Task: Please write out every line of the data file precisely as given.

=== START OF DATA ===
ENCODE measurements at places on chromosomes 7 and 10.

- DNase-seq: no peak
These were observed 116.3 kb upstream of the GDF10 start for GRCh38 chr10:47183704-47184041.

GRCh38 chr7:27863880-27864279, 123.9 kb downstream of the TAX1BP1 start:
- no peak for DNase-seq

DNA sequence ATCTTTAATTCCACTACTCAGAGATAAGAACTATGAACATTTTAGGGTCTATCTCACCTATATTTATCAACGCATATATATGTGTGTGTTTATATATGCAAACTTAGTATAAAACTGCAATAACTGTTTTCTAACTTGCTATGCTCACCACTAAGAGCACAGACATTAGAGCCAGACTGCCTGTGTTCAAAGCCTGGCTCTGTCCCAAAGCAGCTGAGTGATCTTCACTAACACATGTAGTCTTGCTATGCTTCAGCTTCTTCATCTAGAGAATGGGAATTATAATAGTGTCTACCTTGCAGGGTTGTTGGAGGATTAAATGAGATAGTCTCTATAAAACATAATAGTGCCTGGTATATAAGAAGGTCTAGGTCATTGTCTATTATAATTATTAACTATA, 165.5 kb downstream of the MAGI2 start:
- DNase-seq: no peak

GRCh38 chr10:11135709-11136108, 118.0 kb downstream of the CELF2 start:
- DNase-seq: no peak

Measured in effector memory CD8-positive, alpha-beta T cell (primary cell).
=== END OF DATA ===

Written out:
ENCODE measurements at places on chromosomes 7 and 10.

- DNase-seq: no peak
These were observed 116.3 kb upstream of the GDF10 start for GRCh38 chr10:47183704-47184041.

GRCh38 chr7:27863880-27864279, 123.9 kb downstream of the TAX1BP1 start:
- no peak for DNase-seq

DNA sequence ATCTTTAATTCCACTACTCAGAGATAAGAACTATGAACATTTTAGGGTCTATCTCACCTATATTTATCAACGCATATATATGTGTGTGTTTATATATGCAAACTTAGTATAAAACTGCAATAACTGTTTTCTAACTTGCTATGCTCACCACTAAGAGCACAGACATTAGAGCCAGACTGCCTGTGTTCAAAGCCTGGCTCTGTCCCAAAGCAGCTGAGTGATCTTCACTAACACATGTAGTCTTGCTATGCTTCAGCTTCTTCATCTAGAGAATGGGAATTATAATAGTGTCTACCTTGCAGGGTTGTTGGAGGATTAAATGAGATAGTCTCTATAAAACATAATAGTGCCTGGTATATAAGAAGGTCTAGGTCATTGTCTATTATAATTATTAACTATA, 165.5 kb downstream of the MAGI2 start:
- DNase-seq: no peak

GRCh38 chr10:11135709-11136108, 118.0 kb downstream of the CELF2 start:
- DNase-seq: no peak

Measured in effector memory CD8-positive, alpha-beta T cell (primary cell).